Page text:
Kim Lyons: I did, mea culpa. Should jitneys be regulated like taxis, then?

Guest: Depends one what you consider a Jitney

Will Reynolds Young: I think Ride Sharing and Jitney's should be regulated equally. The current regulation models for Taxis is failed and flawed.

Kim Lyons: Would any of you drivers be willing to talk about how much you earn, on average? A ballpark figure is fine.  

Bob Barker: Seems to me very little downside for the consumer here. Better availability. Self regulating. Cashless. Are there any arguments against this except for it isnt fair to the cab companies because they are under the PUC rules?

Will Reynolds Young: Regulation in the market as requires insurance companies catch up to this new market as well.

Rich: Is lyft a public traded co.

Kim Lyons: No, Rich, Lyft is privately held

Lyft Driver Jonathan McNelis: I think we have to have a better understanding of how Taxis are regulated to answer that question. The system of regulatory standards are from an older time, and it is obvious that it is effecting the industry negatively. It is flawed and needs updated.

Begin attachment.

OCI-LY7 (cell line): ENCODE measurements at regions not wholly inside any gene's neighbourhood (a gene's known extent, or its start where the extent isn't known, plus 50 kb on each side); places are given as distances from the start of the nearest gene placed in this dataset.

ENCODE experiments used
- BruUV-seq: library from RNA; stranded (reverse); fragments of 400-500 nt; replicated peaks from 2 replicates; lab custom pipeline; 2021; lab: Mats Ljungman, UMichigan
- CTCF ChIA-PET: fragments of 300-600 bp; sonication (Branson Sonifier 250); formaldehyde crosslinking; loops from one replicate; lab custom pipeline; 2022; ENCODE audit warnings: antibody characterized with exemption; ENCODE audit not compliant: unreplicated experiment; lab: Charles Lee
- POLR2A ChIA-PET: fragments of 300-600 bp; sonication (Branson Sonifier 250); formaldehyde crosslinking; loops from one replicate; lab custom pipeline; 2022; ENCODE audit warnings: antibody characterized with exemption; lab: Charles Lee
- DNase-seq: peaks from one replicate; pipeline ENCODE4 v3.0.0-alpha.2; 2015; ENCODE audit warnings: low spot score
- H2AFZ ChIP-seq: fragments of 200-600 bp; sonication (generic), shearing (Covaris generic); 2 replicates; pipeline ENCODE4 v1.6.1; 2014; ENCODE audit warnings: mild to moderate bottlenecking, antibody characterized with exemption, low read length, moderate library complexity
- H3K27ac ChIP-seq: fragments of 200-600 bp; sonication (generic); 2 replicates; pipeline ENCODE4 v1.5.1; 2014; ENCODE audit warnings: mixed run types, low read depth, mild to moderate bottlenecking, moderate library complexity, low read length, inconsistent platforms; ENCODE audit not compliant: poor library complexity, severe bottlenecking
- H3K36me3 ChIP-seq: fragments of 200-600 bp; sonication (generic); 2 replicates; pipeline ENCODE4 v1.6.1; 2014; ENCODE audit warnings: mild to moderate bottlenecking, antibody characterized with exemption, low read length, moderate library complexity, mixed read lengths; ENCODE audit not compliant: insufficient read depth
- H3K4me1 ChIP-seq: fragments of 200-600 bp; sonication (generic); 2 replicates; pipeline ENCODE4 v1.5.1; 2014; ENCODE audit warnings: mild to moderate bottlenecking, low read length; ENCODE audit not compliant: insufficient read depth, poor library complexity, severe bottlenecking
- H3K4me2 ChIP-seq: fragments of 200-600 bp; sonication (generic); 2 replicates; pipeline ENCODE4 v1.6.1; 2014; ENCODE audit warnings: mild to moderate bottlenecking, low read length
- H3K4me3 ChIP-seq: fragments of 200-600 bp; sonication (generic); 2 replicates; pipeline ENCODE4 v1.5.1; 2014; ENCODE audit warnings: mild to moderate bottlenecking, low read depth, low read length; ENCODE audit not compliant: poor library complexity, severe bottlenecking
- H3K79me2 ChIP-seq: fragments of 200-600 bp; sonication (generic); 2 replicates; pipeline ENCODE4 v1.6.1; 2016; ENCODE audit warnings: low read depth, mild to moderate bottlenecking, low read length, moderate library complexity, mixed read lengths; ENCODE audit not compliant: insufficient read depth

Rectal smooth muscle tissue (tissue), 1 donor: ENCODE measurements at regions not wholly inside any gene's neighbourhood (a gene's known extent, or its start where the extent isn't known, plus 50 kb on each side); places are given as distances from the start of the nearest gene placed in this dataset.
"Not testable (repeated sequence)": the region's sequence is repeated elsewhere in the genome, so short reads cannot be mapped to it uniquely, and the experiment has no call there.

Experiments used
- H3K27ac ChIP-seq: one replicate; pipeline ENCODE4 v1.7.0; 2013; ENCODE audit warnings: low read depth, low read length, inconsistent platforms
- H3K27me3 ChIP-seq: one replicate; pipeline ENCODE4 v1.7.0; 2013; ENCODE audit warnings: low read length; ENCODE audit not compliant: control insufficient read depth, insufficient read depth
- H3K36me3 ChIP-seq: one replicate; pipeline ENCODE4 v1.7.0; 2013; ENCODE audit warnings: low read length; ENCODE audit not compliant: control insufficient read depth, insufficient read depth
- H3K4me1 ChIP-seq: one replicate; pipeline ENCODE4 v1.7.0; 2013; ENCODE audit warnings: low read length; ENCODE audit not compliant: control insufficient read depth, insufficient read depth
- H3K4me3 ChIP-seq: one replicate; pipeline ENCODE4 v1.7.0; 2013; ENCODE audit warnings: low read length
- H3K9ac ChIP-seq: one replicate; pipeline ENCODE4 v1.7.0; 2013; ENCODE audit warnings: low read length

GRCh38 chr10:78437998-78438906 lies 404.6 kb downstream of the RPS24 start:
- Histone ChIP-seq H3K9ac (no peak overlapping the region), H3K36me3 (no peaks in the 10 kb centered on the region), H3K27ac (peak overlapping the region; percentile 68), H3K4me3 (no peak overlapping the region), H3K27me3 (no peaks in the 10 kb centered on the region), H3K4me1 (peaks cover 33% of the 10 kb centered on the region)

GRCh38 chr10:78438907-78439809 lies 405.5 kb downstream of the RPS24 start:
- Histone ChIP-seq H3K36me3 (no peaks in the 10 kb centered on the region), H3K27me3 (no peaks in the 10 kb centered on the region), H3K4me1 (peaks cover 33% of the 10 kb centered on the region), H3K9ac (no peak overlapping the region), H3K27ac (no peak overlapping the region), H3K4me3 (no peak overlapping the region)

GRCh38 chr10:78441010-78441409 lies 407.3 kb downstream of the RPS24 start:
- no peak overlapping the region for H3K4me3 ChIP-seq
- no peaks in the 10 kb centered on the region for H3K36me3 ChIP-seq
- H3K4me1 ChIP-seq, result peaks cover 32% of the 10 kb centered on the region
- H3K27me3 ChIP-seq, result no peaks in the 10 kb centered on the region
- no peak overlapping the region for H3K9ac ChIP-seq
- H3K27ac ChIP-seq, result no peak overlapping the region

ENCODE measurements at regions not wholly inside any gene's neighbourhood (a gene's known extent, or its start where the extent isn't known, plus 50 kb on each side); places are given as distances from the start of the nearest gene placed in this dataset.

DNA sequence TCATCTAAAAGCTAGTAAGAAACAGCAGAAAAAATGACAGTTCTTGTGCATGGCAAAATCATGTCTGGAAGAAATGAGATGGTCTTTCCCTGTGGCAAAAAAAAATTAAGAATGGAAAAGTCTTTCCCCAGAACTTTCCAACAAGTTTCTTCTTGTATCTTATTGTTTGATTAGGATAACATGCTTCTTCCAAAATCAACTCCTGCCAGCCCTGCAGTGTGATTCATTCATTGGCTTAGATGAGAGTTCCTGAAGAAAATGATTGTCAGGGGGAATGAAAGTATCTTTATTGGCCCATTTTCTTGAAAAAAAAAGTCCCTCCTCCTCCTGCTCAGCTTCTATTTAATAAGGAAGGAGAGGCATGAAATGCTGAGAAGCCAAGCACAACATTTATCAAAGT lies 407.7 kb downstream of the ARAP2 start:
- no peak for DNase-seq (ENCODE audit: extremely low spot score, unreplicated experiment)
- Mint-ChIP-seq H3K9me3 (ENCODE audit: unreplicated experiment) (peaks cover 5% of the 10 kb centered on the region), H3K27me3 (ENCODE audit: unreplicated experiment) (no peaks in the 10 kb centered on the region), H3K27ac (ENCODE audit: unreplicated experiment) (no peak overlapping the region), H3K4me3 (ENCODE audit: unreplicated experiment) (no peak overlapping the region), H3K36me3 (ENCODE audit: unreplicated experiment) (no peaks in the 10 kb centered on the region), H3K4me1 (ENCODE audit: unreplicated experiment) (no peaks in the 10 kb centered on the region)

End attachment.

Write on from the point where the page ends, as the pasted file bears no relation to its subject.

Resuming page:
Will Reynolds Young: The negative to the City with services like Lyft/Uber is that the city misses out of revenue generate by taxes on Cabs. I am not sure of the amounts of even if it's significant.

Debbi Lund: Kim, my average for the first week was about $25 per hour.

Kim Lyons: Is that what you were hoping for, Debbi?

Lyft Driver Tim: How much the drivers make I think is a little misleading now during Pittsburgh's free period. I don't know if it's worth mentioning until we get a more realistic figure from actual payment from riders.

Lyft Driver Jonathan McNelis: On average in a week I earn about $300 - $350 with putting in about 15 to 20 hours